In reality, Celtic fans are no better and no worse than fans of any other club. They are as fickle as the rest and will be attracted by the thought of watching a winning team. If what they see instead is a team in a state of some distress then many Celtic fans remain consistent with one part of their great supporters' anthem. They walk on.

Link to post
Share on other sites

Never heard of the author of that piece, and it could be an alias to ensure anonymity, given that the article is a dig at the one thing you cannot have a dig at, ra Sellik faifful.

Nice dig at the end as well with walk on, i liked that!

Alan Patullo has been with the hootsman for years mate ;)

Great article though and so spot on. TGFITW nwill be foaming at the mouth after reading that! :lol: Interesting that they dont have comments allowed at the end of the article......

Link to post
Share on other sites

Never heard of the author of that piece, and it could be an alias to ensure anonymity, given that the article is a dig at the one thing you cannot have a dig at, ra Sellik faifful.

Nice dig at the end as well with walk on, i liked that!

IIRC he's a Dundee fan.

Link to post
Share on other sites

http://sport.scotsman.com/division-1/Alan-Pattullo-Best-fans-in.6244649.jp

CELTIC supporters are having to indulge in a lot of slightly embarrassed shuffling of feet at the moment.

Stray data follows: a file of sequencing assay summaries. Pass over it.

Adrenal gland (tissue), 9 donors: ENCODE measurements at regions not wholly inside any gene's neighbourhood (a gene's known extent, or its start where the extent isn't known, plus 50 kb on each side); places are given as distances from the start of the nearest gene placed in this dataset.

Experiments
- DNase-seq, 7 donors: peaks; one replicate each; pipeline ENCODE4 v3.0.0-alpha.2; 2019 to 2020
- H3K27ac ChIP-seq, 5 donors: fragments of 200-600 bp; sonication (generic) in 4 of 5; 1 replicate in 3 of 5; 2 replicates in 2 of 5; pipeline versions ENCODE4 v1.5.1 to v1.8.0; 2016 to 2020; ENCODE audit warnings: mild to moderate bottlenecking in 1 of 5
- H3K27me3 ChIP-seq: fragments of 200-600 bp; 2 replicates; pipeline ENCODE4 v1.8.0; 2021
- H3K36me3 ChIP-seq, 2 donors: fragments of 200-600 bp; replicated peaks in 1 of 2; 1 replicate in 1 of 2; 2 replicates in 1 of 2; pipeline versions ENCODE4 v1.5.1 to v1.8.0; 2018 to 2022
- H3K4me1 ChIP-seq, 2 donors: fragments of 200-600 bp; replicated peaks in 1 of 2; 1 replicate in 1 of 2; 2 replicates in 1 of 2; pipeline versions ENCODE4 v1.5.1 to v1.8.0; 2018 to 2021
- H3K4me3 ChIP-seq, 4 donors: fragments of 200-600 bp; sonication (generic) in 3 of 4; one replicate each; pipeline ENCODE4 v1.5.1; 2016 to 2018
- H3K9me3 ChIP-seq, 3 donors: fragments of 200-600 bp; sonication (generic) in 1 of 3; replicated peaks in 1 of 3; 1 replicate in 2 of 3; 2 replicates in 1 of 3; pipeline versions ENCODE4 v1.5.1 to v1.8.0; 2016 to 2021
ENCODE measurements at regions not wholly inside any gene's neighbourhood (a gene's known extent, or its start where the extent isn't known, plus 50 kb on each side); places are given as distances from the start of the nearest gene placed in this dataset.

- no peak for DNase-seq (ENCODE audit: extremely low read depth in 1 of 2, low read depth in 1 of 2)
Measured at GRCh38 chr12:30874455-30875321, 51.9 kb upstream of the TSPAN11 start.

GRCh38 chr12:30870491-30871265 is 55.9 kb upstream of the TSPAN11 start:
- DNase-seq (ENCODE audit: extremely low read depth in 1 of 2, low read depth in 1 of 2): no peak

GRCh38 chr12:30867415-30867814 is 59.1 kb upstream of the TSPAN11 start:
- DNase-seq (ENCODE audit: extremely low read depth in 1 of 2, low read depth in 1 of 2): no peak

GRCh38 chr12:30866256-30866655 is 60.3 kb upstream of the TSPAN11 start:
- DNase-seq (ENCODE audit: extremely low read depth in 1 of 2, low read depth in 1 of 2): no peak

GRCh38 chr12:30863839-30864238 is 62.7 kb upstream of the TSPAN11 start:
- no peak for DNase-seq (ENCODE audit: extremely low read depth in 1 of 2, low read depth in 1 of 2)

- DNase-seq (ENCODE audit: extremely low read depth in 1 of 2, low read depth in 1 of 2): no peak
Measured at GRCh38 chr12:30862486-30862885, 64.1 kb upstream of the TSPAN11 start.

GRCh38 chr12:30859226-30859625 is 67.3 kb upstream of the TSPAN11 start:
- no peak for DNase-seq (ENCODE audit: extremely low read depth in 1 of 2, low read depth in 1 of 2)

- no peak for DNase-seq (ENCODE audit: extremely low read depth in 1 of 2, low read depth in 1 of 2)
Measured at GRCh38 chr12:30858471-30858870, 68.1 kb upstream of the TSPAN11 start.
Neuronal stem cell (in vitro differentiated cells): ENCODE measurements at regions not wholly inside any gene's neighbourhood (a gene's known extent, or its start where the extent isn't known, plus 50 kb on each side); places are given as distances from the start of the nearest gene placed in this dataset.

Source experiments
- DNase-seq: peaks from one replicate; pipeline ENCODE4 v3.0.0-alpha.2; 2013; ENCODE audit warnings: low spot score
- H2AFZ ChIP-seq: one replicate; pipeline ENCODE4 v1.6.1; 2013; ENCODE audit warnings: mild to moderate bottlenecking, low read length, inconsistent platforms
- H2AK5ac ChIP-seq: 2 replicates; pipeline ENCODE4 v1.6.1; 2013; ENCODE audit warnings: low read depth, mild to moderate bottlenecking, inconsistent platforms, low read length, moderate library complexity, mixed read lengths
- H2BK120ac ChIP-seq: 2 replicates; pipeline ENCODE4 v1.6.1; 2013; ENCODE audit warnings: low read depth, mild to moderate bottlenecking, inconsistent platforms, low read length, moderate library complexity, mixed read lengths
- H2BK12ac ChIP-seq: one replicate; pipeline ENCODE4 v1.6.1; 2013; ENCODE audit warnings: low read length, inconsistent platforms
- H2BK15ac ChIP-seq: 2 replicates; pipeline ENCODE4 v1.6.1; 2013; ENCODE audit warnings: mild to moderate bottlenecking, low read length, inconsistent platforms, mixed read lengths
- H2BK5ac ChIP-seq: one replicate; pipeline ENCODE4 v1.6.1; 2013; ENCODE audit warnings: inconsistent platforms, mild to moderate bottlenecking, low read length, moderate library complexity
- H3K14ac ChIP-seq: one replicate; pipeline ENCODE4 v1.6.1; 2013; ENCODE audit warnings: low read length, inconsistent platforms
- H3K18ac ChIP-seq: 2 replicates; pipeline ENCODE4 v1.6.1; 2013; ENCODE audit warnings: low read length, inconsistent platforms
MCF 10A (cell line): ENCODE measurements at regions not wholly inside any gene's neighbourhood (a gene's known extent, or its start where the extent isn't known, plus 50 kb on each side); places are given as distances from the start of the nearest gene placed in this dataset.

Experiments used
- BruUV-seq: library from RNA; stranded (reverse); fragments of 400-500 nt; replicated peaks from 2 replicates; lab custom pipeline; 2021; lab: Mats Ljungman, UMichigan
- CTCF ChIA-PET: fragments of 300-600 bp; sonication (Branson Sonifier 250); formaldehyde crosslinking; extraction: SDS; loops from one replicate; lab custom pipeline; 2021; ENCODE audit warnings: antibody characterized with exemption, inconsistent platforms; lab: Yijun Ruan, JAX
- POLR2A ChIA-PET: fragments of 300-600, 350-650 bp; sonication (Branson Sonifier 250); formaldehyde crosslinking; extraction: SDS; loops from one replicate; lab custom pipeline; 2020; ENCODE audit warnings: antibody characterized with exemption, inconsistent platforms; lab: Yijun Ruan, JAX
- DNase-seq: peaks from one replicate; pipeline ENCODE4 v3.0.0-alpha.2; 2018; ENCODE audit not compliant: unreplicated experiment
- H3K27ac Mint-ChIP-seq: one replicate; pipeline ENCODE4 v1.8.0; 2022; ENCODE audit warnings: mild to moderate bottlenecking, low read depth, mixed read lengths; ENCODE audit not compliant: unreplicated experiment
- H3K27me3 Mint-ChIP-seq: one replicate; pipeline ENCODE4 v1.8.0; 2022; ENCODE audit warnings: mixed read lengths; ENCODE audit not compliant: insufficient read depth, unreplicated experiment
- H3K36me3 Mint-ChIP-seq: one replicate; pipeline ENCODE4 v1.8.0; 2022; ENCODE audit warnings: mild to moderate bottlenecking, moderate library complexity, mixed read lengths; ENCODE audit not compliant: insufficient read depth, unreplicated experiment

They don't know where to look. It's bad enough when one of their player of the year awards goes to someone who only joined the club on loan at the end of January. But they must also deal with the horror of seeing a great corner stone of the club's reputation kicked away in recent weeks.

The ever-swelling number of Celtic fans estimated to have followed their team to Seville for the Uefa Cup final seven years ago has become something of a running joke. Over the last fortnight it has been suggested that the tendency to exaggerate is still apparent in the east end of Glasgow.

One newspaper report claimed that no more than 15,000 could have attended the first post-Ross County game, when Motherwell were the visitors to an eerily quiet Celtic Park. Celtic have been quick to refute this, although the club's own stated figure – 22,000 – still does not do much for the fans' reputation – admittedly, one that is largely self-appointed – for being prepared to go that extra mile for their club. Not that this attendance is recorded on the club's official website. The crowds at the last two fixtures are logged as "unknown". The last recorded attendance is for the game against Kilmarnock at the end of last month, when 41,000 – almost 20,000 below capacity – were present.

Many Celtic fans are alert to the problems being stored up by claiming – via such songs as Over and Over – that they are faithful through and through. Because when it comes to the crunch, they clearly aren't. This isn't to say they are any worse than fans of other clubs, but when their own shtick is the claim to be the most loyal supporters in the world they surely cannot be surprised if such a low attendance is remarked upon.

Last Saturday's attendance, for the visit of Hibernian, was slightly better, but anyone who caught the match on television could not fail to be distracted by the acres of empty seats which formed the background to the action. It will be interesting to note whether the visit of Dick Advocaat's AZ Alkmaar will prove tempting next midweek in a game designed to appease season-ticket holders owed a game due to the absence of home Scottish Cup ties this season.